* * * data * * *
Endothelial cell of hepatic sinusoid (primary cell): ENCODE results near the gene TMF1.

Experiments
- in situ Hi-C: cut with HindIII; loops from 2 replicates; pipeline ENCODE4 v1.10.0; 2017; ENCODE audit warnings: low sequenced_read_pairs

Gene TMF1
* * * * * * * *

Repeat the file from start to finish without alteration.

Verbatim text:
Endothelial cell of hepatic sinusoid (primary cell): ENCODE results near the gene TMF1.

Experiments
- in situ Hi-C: cut with HindIII; loops from 2 replicates; pipeline ENCODE4 v1.10.0; 2017; ENCODE audit warnings: low sequenced_read_pairs

Gene TMF1